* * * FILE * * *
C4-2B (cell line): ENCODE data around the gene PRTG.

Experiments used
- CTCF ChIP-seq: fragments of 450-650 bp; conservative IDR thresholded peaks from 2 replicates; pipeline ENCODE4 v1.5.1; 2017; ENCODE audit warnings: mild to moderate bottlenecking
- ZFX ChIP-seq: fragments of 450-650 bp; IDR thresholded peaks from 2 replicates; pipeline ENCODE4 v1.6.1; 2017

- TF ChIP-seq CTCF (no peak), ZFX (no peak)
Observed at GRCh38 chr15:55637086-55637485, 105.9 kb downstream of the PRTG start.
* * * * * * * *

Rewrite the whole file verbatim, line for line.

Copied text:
C4-2B (cell line): ENCODE data around the gene PRTG.

Experiments used
- CTCF ChIP-seq: fragments of 450-650 bp; conservative IDR thresholded peaks from 2 replicates; pipeline ENCODE4 v1.5.1; 2017; ENCODE audit warnings: mild to moderate bottlenecking
- ZFX ChIP-seq: fragments of 450-650 bp; IDR thresholded peaks from 2 replicates; pipeline ENCODE4 v1.6.1; 2017

- TF ChIP-seq CTCF (no peak), ZFX (no peak)
Observed at GRCh38 chr15:55637086-55637485, 105.9 kb downstream of the PRTG start.